9 If we confess our sins, he is faithful and just and will forgive us our sins and purify us from all unrighteousness.
1 John 1:9 (NIV)
This must be among the famous and also most abused verse in the Bible. Somehow in the hands of some very creative folks it makes the confession of sins the ultimate condition for their forgiveness. Yet when you read the whole passage, it does not say that at all.
So, what does it really mean? To understand further, let us look at its context from the verse before and after it.
8 If we claim to be without sin, we deceive ourselves and the truth is not in us. 9 If we confess our sins, he is faithful and just and will forgive us our sins and purify us from all unrighteousness. 10 If we claim we have not sinned, we make him out to be a liar and his word is not in us.
1 John 1:8-10 (NIV)
What does the whole passage means?
Here is a simple version:
Verse 8: Look there is no such thing as anyone having no sin. Everyone sins.
Verse 9: But don’t worry over it. Just bring your sins to God and he will deal with it.
Verse 10: If you still insist on no sin then you are calling God a liar and you are not truly on God’s side.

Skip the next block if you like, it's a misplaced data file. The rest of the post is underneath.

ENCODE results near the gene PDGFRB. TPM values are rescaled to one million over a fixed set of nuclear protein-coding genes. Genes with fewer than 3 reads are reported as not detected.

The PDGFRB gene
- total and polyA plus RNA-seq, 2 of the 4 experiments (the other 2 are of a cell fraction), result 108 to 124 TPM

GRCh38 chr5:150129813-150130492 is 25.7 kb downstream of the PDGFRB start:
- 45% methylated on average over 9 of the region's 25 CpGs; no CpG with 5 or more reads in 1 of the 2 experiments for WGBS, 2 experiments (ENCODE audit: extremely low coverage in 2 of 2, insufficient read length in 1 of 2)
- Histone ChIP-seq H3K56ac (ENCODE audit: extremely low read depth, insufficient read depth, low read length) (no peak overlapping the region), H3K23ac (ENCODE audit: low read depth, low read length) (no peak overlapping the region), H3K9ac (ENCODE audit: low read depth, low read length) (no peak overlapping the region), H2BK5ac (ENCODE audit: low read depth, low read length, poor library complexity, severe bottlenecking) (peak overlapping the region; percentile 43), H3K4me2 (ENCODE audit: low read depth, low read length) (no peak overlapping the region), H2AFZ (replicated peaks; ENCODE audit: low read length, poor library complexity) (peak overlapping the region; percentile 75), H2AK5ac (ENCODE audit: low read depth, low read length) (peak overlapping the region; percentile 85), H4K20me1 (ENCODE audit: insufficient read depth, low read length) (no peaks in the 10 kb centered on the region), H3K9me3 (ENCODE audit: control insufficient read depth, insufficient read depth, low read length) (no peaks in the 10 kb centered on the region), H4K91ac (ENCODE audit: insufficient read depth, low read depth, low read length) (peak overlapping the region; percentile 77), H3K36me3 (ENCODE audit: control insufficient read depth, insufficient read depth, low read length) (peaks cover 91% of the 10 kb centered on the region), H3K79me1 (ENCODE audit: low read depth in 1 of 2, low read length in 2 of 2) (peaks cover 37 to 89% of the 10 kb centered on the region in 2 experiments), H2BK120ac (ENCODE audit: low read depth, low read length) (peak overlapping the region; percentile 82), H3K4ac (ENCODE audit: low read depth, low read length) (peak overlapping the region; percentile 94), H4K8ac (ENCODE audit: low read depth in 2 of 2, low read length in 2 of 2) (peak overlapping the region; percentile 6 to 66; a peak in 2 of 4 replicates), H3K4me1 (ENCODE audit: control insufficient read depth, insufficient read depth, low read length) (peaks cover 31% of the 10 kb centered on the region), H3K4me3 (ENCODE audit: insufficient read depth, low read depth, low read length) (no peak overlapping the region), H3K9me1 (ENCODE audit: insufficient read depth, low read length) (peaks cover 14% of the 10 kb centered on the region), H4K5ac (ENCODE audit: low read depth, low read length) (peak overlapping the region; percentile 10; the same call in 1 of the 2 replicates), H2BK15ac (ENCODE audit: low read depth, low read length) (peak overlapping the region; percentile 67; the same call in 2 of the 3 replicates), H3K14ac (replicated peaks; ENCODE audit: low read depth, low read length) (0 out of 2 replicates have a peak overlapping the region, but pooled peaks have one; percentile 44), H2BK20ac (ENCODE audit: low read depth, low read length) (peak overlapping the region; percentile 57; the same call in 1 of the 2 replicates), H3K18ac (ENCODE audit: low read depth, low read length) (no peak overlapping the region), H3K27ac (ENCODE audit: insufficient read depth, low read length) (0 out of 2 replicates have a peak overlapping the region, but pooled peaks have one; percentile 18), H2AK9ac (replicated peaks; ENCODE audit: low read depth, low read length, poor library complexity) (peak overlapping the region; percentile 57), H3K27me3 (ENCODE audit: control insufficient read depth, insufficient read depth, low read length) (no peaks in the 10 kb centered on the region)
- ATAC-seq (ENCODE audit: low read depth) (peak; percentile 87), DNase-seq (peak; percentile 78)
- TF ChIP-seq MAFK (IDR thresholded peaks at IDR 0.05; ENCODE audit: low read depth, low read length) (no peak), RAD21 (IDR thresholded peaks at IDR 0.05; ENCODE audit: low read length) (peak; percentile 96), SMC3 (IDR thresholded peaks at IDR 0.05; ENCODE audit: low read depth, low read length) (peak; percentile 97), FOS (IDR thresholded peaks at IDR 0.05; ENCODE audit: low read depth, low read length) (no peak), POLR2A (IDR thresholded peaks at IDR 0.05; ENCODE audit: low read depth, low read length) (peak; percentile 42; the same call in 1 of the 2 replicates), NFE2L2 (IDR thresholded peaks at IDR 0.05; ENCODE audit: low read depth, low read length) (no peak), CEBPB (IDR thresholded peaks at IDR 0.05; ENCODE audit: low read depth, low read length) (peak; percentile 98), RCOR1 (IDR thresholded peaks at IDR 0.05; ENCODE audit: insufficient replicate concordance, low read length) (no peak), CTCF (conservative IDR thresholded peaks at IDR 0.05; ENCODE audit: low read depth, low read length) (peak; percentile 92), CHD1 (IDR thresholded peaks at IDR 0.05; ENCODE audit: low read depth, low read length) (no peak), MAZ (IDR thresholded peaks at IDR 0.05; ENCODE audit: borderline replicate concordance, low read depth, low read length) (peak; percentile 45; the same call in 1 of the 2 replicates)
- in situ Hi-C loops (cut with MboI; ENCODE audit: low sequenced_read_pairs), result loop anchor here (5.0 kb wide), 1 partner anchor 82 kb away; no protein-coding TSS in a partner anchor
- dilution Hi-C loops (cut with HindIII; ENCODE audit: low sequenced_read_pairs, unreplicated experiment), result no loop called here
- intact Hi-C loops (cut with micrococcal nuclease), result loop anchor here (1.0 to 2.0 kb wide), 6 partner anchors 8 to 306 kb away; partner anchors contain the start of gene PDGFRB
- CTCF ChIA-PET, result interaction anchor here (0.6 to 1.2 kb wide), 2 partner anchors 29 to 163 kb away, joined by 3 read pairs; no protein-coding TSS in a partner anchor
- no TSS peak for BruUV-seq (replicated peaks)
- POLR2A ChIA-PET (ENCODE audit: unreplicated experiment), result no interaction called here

I hope this is obvious enough to show that this “confession of sin” thing is specifically to the above context only. It is not meant to be a condition of salvation. Never allow anyone to deceive you with the lie that if you do not confess your sins, you will go to hell. Jesus’ works at the Cross is finished and he does not need your help.
If that is still not enough, let me give you another verse from the same book.
I am writing to you, dear children, because your sins have been forgiven on account of his name.
1 John 2: 12 (NIV)
In the above verse, “dear children” refers to new believers. The moment you believed in Jesus, your sins have been forgiven. There is no mention on “confession” there. This is the non-negotiable foundation of the Christian faith. Christ alone is enough for the forgiveness of sins. It is never faith plus confession.